Lowell Ponte has always had a case of Democrat Derangement Syndrome. He took that to another level in his Aug. 6 worldNetDaily column, in which he pushed the evidence-free conspiracy theory that the U.S. dropped a nuclear bomb on Nagasaki, Japan, during World War II because it was a center of Christianity in the country and the "leftist Democratic ruling elite in 1945 Washington, D.C." were "anti-Christian":
Such violence happened 75 years ago – Aug. 9, 1945 – when President Harry Truman unleashed the second atomic bomb, on the Japanese city of Nagasaki.
Nagasaki had little military, but vast cultural and religious, significance. Nagasaki had been Japan's only port open to foreign ships and influence. It is the setting of Puccini's opera "Madame Butterfly," a star-crossed romance between a Japanese woman and an American sailor.
Nagasaki was home to Japan's only Roman Catholic cathedral. The carefully aimed plutonium bomb "Fat Man" detonated within a quarter-mile of that cathedral.
Thousands of Japan's secret Christians went to Nagasaki, believing that Christian America would never destroy Japan's most "Christian" city. More Japanese Christians died in that atomic blast than during centuries of Japan's persecution of Christians.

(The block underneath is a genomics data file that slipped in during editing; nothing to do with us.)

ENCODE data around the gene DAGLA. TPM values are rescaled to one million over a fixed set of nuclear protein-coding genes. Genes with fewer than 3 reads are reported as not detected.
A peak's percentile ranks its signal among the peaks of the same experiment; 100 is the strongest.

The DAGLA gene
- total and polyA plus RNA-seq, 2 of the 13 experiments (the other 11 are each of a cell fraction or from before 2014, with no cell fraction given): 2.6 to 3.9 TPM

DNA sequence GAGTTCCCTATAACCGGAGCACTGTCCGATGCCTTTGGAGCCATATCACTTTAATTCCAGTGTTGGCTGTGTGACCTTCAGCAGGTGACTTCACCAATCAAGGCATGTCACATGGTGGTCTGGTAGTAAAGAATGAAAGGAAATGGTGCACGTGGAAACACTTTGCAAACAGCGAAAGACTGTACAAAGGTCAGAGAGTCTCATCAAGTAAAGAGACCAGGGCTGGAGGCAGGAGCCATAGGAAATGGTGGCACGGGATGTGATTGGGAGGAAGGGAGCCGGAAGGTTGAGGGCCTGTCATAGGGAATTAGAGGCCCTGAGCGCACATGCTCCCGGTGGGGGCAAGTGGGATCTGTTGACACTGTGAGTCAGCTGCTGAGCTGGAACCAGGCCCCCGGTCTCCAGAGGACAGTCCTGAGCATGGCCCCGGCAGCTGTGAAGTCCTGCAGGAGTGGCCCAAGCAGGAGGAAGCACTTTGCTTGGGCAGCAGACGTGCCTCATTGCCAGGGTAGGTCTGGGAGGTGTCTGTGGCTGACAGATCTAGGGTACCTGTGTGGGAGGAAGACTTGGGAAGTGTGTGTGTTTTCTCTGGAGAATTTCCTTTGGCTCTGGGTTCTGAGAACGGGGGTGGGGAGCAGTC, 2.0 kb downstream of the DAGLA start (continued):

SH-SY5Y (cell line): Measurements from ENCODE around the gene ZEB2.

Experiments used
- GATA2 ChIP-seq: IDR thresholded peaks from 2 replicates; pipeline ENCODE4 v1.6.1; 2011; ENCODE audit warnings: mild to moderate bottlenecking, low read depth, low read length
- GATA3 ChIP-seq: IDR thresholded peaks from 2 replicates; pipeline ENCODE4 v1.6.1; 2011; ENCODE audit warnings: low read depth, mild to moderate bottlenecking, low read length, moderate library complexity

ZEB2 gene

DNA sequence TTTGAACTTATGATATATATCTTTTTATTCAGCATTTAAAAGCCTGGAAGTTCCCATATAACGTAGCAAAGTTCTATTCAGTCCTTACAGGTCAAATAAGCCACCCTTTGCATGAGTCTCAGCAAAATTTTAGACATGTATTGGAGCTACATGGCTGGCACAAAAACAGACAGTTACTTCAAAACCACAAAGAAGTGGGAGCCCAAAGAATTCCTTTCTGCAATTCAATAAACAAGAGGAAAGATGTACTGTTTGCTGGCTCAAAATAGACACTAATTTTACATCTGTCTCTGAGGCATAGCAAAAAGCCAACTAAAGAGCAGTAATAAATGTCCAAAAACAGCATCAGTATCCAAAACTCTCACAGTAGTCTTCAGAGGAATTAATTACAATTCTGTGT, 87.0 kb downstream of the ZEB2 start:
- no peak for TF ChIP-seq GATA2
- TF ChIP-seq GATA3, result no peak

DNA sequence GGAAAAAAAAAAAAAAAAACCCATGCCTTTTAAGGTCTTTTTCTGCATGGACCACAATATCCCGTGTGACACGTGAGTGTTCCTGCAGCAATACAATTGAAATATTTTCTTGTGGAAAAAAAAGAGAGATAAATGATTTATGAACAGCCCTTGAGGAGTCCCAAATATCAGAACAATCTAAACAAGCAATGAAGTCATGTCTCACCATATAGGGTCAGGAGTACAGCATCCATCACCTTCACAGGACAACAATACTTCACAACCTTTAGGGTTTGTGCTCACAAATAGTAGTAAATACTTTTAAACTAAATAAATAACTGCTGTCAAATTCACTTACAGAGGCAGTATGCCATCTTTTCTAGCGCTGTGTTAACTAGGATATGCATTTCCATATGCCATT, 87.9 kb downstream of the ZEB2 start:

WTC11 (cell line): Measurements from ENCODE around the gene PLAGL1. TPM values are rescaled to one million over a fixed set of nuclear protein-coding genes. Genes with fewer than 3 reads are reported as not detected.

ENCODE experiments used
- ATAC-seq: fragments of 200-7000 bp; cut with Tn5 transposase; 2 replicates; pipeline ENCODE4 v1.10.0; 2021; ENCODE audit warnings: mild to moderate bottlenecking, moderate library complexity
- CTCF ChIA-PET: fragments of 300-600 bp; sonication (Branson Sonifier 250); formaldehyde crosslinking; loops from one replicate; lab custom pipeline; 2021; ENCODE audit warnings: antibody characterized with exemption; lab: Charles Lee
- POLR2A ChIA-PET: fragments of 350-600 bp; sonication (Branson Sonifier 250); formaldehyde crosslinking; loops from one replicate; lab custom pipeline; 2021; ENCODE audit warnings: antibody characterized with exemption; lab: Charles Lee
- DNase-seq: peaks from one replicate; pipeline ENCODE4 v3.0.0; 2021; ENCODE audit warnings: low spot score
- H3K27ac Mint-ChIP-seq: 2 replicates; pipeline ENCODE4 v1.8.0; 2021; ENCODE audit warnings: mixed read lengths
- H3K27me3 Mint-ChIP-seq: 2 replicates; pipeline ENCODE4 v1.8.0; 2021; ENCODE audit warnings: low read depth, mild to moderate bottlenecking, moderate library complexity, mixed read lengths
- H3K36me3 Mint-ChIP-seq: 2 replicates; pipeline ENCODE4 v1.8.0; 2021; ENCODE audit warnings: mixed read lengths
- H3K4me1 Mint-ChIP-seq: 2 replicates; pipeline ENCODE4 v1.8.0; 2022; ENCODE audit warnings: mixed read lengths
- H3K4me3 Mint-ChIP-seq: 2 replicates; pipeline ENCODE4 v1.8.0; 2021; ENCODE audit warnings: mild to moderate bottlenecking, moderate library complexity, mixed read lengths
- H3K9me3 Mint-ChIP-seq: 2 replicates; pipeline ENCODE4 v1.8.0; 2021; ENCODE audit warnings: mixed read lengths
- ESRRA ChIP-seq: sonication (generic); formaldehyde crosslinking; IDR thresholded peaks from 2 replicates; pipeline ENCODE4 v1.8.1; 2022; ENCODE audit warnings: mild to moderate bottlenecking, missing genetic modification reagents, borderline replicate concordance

They did not know that the leftist Democratic ruling elite in 1945 Washington, D.C., as now, were anti-Christian.
Who targeted Nagasaki at the last moment? This is uncertain, although pro-New Deal historians claim that FDR's globalist token-Republican Secretary of War Henry Stimson crossed out the original target, Kyoto.
Godless New Deal leftists had both opportunity and motive to destroy this center of Christian influence in Japan. If Nagasaki and its faithful survived, Japan might have become more Christian, closer to America, and stronger foes of global communism.
As actual historians point out, Nagasaki had a major shipbuilding industry and munitions factories, and the intended target that day, Kokura, had to be rejected because of poor visibility over the city.